There is no doubt that anthropomorphic reptiles were worshipped by ancient civilizations.
Reptiles have a long history of being revered in spirituality, and there is ample evidence in the form of carvings, legends, and folklore to support this. Serpent gods are widely debated from Asia to America, with about 4% of Americans believing in reptilian folklore.
In Los Angeles, a long-standing urban legend says that a long-extinct race of highly advanced reptilians previously built a vast underground network beneath the heart of the city. When the Los Angeles Times released a detailed map of the city’s underground labyrinth, it fueled the fire even more.
In 1933, a mining engineer named George Warren Shufelt inspected an underground area for deposits of oil, gold, and other valuable materials, using a scanner that allowed him to take a reading of the terrain and find formations or sources of minerals. During his search, he was said to have found the entire underground city, which was shaped like a lizard, and went from Elysian Park (the head of the lizard) to where the Central Library is now (the tip of the tail).
The article was published under the pseudonym Jean Bosquet, an investigative journalist for the paper. He explained that Shufelt mapped the area using state-of-the-art equipment and discovered the ruins of an enormous underground metropolis.
Radio X-rays have revealed the location of one of three lost cities on the Pacific Coast, the local one having been dug up by the Lizardmen after the ‘great catastrophe that occurred some 5,000 years ago. This legendary catastrophe was in the form of a huge tongue of fire that “rose from the southwest, destroying all life in its path,” the path being “several hundred miles wide.”
The underground city was dug as a means of escaping future fires… Large rooms in the domes of the hills above the labyrinth city housed 1,000 families “in the manner of high buildings”, and the imperishable supplies of the herb variety were stored in the catacombs. to provide sustenance to the lizard people for a long time…”
Rather than being an alien race of reptiles, the reptilian people in Shufelt’s story were real people who worshiped the lizard as a sign of long life and built their labyrinth in its likeness. When Shufelt was taking readings near downtown Los Angeles, his devices showed him what appeared to be a network of tunnels and chambers running through most of the city. The locations of the discoveries ranged from the public library to Mount Washington and southwest to Pasadena.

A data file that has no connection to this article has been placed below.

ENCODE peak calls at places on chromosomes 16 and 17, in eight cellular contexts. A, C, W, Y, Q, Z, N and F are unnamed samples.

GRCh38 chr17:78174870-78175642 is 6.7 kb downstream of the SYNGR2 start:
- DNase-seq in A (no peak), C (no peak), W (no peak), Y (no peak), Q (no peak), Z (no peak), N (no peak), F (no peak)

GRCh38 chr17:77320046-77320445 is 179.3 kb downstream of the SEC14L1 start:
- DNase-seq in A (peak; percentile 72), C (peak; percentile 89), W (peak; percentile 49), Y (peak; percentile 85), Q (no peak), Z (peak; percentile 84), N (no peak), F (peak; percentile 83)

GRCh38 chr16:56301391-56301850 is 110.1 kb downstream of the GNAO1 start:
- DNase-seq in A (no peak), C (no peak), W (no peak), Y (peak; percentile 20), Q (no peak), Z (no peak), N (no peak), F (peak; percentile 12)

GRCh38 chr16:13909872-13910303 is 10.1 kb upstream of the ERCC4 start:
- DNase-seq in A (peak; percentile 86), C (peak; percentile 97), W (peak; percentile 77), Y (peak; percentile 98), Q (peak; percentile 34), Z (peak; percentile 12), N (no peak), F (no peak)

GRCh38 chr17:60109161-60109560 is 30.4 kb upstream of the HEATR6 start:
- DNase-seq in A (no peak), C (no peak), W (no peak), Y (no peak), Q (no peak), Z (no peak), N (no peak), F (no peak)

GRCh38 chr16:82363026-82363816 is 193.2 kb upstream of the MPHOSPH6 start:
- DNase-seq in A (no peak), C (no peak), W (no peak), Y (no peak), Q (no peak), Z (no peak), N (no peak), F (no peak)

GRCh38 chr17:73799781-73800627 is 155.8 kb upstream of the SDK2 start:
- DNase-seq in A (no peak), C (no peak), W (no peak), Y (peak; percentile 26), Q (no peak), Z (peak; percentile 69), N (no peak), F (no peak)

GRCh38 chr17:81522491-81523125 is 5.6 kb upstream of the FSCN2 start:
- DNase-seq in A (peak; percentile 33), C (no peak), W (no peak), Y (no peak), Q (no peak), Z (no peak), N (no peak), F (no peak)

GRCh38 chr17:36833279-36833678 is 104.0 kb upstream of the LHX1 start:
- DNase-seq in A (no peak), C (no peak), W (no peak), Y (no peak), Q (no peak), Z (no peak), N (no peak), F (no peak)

What he found looked like a well-thought-out underground labyrinth, with large rooms at various points and deposits of gold in rooms and hallways. Shufelt and his team couldn’t see how the information they gathered made sense with what they found.
They needed to find a cache of old gold.
Chief Green Leaf, a Hopi Indian in a medicine lodge in Arizona, was Shufelt’s guide in his quest to understand his findings. The Chief, whose existence is doubted, told him about a lost civilization of intelligent people on Earth called the “Lizard People.” Their nine-year-old’s were as smart as college graduates, even though they were long gone.
According to native elders and sages, this could be the last evidence of an ancient race of people who were a mixture of humans and lizards and built this underground city to protect themselves from a disaster.
The most unexpected aspect of the case was the assurance that these entities built these tunnels using chemical rather than mechanical tools.
According to local legends, an area stretching hundreds of kilometers along the western coast is said to have been hit by an enormous meteor shower some 4,000 to 5,000 years ago.
There were thousands of people who lost their lives, their crops were destroyed, their houses were demolished, and forests were burned. Even though this race was long gone, there was still evidence of its existence in those tunnels.
The locals explained to the group of explorers that their history was recorded on golden tablets and kept in libraries. Shufelt’s tech teams found caches of these plates, which the Indians thought were mines. Only after this did the explorers have to start digging into the ground to verify what the technology showed them.
Shufelt drew up a detailed sketch of the passages of Fort Moore Hill (Photo 1). Excavation began after permission was granted, and the team reached depths of 76 meters. When they reached 106 meters in January and February, the project was suddenly stopped and abandoned.
Excavations were stopped on March 5, 1934, and the contract with the city was canceled. The Los Angeles area did not receive gold or other treasures. All of it got stuck after the excavations were suspended. With 16 chambers covering an area of 2.5 square kilometers and containing significant gold, Shufelt estimated that the labyrinth of tunnels was at least 300 meters deep. Before the Los Angeles Times, the reporter interviewed members of the Los Angeles Chamber of Commerce, the subject had been forgotten.
According to these officials, there is the potential for this network of tunnels to exist, but it is extremely difficult to investigate at this time due to the enormous number of buildings in the area that could be affected. An increasing number of articles appeared in the local press reporting the progress of the project.
In a short period, media attention turned to this search for the buried city beneath Los Angeles.
Shufelt died in 1957, and so did the mystery. No one knows for sure whether Shufelt’s meticulous map led to the supposed hidden riches of the lizardmen. There have been many cultures throughout history that have worshiped reptilian or serpent gods.
Snakes have a variety of meanings and interpretations in Mesoamerican culture, ancient Egypt, ancient China, ancient India, ancient Greece, Australia, and so on, which can be investigated through the different gods belonging to the religion.